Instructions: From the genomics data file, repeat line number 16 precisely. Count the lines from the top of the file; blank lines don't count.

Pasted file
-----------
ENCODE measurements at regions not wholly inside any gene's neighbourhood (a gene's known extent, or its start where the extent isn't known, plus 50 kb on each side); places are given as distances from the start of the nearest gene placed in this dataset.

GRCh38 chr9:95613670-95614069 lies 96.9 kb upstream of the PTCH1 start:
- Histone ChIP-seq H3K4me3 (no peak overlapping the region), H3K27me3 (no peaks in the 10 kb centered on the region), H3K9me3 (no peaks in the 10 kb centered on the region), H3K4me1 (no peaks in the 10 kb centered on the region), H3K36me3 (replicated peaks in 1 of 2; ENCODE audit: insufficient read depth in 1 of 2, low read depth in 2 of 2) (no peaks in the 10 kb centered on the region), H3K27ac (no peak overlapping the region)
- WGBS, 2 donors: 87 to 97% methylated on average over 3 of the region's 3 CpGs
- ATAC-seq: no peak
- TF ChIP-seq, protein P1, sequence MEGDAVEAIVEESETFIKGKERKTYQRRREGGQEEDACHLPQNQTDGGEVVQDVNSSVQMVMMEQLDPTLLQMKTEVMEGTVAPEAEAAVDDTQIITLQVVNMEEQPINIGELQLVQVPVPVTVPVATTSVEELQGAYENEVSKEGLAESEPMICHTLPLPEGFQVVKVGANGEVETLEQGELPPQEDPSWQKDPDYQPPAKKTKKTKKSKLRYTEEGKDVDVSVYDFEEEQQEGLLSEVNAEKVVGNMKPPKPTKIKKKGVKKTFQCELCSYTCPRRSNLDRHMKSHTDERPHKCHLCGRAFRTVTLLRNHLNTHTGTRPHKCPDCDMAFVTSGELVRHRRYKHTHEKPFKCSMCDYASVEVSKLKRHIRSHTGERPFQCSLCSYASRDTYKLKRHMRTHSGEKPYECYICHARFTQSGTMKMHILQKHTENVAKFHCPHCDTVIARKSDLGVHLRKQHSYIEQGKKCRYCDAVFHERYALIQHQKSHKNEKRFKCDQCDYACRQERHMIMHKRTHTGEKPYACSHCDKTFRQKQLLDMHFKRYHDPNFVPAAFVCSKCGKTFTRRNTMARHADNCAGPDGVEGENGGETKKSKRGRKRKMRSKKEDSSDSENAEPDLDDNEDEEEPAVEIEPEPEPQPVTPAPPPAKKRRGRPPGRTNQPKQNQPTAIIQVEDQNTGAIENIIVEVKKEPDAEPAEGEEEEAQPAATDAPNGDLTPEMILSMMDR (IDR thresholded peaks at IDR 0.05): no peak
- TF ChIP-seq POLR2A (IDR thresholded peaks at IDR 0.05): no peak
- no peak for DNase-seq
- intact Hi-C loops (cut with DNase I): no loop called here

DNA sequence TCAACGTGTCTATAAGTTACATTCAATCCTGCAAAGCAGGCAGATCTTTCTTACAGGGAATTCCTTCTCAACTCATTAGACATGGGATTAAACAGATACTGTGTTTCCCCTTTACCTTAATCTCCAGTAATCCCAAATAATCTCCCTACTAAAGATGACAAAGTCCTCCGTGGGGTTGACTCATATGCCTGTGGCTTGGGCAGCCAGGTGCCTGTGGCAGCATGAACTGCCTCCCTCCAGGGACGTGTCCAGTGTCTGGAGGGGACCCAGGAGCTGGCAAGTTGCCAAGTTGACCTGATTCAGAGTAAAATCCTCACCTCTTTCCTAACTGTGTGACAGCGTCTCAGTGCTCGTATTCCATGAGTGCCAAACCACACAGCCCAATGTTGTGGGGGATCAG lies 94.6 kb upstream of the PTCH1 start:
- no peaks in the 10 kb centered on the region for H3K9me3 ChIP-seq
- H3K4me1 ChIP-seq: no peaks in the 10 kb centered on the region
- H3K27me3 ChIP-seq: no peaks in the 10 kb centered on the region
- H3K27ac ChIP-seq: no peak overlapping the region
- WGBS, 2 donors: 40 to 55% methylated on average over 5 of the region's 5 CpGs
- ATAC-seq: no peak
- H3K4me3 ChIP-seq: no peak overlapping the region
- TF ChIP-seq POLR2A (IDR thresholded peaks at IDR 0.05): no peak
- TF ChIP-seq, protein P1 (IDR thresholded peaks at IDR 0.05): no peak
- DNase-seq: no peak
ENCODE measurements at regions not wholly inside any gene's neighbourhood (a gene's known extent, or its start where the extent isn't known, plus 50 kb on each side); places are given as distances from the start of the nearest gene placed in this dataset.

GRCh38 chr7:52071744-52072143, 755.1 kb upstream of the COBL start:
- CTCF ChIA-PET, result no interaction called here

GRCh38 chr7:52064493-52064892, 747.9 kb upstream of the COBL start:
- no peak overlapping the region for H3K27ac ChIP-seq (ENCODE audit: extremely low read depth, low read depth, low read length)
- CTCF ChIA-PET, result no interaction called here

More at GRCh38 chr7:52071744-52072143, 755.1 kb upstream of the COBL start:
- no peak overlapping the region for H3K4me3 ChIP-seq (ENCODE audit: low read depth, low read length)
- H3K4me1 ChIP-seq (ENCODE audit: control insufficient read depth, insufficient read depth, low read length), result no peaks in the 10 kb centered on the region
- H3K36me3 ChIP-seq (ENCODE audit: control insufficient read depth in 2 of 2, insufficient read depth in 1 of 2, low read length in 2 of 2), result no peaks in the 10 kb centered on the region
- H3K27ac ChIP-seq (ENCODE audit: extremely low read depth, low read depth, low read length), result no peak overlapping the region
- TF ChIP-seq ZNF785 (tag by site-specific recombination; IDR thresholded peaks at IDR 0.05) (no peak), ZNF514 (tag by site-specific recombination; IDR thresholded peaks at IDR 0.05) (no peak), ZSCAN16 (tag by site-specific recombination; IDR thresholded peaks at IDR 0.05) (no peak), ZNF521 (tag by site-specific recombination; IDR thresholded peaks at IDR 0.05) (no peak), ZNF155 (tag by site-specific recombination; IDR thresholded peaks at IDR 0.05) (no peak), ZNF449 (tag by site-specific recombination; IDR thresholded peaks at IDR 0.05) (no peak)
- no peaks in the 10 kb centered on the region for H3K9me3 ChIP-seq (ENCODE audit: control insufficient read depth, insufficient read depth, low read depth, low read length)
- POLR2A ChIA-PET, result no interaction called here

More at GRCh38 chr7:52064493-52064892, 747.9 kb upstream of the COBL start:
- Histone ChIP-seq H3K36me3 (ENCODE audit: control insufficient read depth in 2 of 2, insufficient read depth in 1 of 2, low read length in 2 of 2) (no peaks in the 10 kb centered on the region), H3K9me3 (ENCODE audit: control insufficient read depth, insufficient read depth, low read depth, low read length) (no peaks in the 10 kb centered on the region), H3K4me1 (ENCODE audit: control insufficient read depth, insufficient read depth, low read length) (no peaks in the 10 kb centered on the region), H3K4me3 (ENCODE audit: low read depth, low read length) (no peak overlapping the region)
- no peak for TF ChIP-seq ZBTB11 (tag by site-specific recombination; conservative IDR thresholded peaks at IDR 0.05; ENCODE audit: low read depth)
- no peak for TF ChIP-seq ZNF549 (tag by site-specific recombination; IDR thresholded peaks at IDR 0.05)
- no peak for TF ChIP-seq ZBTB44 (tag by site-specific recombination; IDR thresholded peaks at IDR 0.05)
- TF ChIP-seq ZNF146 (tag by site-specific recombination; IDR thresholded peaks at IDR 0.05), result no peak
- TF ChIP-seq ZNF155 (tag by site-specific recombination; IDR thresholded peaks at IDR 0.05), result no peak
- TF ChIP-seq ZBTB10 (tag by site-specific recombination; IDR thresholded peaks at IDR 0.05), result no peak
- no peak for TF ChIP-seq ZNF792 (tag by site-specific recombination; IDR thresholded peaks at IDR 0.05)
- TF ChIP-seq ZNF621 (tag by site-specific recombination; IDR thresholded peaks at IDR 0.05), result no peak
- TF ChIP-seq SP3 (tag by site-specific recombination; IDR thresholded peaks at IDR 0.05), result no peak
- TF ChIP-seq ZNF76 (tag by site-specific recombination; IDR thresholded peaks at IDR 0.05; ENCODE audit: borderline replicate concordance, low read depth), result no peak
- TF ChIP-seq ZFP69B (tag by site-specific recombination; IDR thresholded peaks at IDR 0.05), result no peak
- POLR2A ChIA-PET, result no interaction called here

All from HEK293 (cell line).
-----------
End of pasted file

- ATAC-seq: no peak